Baja Burgers
Serves 4, with guacamole leftover for chips
The guacamole recipe can be found here.

1-1/3 lb. 85% lean ground beef
cumin
chili powder
salt and pepper
4 avocados
2 limes
1/3 c. diced red onion
2 Roma tomatoes, diced
2 cloves garlic, minced
1-2 large jalapenos, stemmed, seeded, ribs removed and minced
1 t. cumin
1 t. salt
cilantro, chopped, to taste (optional)
salsa, homemade or jarred
sour cream
tortilla chips
4 hamburger buns
 
Form ground beef into 4 patties, making a slight indentation in the center of each patty to allow for the puff-up as they always do.  Season with salt and pepper.  Generously season with cumin and chili powder.  Set aside at room temperature.

Halve avocados and remove pit.  An easy way to do this is to hold the avocado in your palm, and carefully take a knife and chop/stab the seed with the edge of the knife. Scoop out the flesh from the skin with a spoon into a large bowl.  Squeeze limes over avocados adding the juice.  Using a potato masher, smash the avocados until the desired consistency.  Add onion, tomato, garlic, jalapeno, cumin, salt, and cilantro, if using,  and mix well. To store leftovers (good luck with that!), place a piece of plastic wrap directly on surface of guac and refrigerate. 

Grill burgers, flipping once without smashing them down, until desired doneness.  Meanwhile, grill buns until golden and toasty. 

Top burgers with guacamole, sour cream, salsa, and tortilla chips.  Get a few napkins handy because you're gonna need them.


To find out more about Katie McGarry and her upcoming books being published, check out these links.

6.14.2011

Guacamole


Each year, the men in my family all get together and go on a vacation together, called the Mancation.  I'm not sure exactly what they do, and I'm not sure I want to.  I imagine there's a lot of cigar-smoking, beer drinking, and chest-thumping peppered with bathroom humor and colorful language.  My husband loves these annual trips because it's like a big frat party with the coolest men on the planet.

The group was comprised of 3 generations of menfolk - from my brother, the youngest, to my grandpa, the oldest.  Our son is 14 and will be invited into their secret penis club in 4 years.  My grandpa, the most amazing, intelligent, wise man I've ever met, loved these mancations and looked forward them so much.  He loved laughing at the perpetual fun-poking and competitive golfing amongst his sons and their offspring.  Paw-paw passed away in August 2009 at age 89.  He is so incredibly missed by us all and the mancations will never be the same.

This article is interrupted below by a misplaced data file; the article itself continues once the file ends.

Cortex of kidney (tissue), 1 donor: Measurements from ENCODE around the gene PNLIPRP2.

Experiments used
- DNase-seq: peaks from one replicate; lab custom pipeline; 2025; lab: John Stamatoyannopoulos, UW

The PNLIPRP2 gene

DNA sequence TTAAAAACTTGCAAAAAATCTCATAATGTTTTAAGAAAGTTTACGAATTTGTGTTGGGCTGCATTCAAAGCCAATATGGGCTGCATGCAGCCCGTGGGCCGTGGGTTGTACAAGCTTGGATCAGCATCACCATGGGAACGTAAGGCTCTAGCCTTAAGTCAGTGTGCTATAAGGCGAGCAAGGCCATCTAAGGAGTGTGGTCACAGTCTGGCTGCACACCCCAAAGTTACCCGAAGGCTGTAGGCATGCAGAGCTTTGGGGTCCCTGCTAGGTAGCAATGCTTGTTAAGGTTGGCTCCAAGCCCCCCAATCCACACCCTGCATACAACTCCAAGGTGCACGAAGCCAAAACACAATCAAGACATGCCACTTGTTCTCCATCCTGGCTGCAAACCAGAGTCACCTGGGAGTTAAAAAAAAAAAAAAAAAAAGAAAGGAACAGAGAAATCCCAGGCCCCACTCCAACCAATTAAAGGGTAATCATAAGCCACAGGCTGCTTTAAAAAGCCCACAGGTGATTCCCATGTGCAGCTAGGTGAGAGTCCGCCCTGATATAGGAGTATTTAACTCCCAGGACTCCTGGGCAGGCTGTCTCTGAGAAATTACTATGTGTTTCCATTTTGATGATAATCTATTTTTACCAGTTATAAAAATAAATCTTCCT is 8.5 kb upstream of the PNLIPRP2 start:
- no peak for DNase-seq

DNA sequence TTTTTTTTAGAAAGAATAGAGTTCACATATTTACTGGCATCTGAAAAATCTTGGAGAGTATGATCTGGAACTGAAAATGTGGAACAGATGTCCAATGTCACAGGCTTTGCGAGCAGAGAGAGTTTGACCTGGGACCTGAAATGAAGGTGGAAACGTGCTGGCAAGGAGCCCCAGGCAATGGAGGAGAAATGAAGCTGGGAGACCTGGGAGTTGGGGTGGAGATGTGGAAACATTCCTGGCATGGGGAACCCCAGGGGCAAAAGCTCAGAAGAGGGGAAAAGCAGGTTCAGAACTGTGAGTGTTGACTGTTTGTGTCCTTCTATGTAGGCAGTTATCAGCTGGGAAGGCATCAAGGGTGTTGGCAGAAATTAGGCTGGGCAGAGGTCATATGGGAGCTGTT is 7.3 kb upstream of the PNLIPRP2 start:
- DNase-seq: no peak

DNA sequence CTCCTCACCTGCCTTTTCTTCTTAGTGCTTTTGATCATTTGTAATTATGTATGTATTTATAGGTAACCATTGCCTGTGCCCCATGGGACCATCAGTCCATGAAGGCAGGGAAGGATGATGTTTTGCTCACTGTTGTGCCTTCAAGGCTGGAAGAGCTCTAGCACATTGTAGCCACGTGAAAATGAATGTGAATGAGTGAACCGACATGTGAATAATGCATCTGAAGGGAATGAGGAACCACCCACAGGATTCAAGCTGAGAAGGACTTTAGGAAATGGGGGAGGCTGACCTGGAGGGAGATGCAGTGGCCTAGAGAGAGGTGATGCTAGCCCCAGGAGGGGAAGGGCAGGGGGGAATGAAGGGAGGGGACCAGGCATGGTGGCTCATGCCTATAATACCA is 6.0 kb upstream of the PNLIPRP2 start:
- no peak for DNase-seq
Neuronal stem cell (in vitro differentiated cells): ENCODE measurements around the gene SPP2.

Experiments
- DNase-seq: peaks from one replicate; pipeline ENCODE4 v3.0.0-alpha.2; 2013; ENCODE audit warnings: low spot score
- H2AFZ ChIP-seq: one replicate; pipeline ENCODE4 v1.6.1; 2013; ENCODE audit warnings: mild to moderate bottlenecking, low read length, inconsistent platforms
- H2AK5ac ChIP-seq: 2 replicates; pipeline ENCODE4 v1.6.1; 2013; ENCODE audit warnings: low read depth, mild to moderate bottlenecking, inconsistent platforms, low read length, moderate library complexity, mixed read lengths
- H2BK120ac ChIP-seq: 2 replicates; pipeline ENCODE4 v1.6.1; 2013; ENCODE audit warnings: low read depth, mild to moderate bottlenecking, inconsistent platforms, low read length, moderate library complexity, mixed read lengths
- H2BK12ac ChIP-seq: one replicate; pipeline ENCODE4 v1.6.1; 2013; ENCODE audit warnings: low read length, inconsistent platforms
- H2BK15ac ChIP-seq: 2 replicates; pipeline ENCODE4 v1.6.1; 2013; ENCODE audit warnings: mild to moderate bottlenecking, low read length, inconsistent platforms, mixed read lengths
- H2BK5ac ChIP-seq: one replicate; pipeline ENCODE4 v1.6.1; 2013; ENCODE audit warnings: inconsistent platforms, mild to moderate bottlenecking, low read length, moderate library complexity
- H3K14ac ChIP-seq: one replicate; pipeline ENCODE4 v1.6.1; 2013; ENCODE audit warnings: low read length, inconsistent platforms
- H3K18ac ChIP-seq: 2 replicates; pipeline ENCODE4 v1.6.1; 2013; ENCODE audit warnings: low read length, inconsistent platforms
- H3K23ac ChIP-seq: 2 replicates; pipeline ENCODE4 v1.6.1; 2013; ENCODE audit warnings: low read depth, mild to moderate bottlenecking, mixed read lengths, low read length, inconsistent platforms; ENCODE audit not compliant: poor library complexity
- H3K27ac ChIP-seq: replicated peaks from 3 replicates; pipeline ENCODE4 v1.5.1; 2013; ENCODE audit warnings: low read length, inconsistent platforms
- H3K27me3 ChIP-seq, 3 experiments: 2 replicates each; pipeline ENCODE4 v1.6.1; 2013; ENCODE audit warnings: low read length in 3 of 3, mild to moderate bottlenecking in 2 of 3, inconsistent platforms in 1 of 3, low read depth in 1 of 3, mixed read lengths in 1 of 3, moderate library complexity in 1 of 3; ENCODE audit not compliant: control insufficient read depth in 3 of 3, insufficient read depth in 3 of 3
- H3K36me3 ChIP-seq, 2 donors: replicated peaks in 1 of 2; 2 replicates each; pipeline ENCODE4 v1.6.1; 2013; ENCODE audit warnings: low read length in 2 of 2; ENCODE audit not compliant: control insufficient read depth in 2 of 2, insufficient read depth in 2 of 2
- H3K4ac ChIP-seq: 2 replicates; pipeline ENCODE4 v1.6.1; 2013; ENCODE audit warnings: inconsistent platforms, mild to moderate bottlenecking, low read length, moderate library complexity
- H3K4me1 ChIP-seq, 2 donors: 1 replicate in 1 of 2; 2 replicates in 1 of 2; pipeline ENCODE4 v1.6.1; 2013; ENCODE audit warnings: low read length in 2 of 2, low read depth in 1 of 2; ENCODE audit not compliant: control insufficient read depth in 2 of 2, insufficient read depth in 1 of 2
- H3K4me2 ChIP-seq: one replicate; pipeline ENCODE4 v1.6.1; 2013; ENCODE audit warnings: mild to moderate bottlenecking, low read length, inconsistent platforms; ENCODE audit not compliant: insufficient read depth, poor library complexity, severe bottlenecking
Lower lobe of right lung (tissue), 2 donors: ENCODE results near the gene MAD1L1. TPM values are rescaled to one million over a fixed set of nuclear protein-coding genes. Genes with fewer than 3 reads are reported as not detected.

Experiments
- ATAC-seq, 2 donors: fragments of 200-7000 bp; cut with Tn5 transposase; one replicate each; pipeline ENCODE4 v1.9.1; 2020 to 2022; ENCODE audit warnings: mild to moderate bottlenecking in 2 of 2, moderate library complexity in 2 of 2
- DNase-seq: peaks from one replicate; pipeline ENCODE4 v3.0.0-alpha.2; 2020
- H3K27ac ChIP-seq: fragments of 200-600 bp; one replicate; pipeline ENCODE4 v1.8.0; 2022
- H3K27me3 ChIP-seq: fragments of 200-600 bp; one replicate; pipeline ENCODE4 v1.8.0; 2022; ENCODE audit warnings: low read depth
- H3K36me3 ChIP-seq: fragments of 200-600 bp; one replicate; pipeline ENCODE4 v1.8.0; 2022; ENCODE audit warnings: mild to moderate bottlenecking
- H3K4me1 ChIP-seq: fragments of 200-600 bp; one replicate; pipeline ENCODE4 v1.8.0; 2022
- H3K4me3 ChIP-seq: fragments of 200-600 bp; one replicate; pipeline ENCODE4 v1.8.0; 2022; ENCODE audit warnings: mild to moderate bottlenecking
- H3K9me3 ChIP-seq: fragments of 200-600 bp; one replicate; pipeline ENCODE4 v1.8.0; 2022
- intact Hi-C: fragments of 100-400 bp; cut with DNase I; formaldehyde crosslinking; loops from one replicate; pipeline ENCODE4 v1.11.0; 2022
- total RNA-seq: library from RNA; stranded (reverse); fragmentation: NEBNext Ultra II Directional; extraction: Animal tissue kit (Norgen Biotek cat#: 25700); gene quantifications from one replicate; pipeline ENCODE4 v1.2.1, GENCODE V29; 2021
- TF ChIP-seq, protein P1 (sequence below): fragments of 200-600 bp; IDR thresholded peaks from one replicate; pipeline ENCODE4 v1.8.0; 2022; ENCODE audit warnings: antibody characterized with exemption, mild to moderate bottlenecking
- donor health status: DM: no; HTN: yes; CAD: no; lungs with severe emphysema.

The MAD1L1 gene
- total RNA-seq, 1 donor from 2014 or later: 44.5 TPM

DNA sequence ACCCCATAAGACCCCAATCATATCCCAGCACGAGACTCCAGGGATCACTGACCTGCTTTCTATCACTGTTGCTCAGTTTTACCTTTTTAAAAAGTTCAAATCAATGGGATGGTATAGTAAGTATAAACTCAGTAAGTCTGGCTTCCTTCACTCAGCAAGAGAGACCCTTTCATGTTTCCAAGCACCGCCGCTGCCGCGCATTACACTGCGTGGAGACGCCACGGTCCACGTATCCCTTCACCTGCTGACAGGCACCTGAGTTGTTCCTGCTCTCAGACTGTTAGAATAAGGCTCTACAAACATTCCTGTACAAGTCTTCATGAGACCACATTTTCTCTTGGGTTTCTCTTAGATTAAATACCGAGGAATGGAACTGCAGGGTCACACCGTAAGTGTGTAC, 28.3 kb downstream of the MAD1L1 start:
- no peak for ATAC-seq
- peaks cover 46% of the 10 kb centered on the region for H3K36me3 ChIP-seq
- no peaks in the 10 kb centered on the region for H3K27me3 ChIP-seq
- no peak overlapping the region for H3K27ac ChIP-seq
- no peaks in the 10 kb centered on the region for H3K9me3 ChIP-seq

I must say that little piece of my life I've just shared has little to do with guacamole, except this: for the last mancation before my grandpa died, I made a huge bucket of guac for the guys and they ate it all the first night. 

Guacamole is one of those super-easy dips that we eat all summer long.  Not only is it much cheaper to make it yourself, it's easy to tweak and make it milder or spicier to your personal tastes.  And for those of you with the special gene that makes cilantro taste like soap, you can omit it.



Guacamole
Makes 2-3 cups (guessing here...)

4 avocados
2 limes
1/3 c. diced red onion
2 Roma tomatoes, diced
2 cloves garlic, minced
1-2 large jalapenos, stemmed, seeded, ribs removed and minced
1 t. cumin
1 t. salt
cilantro, chopped, to taste (optional)

Halve avocados and remove pit.  An easy way to do this is to hold the avocado in your palm, and carefully take a knife and chop/stab the seed with the edge of the knife.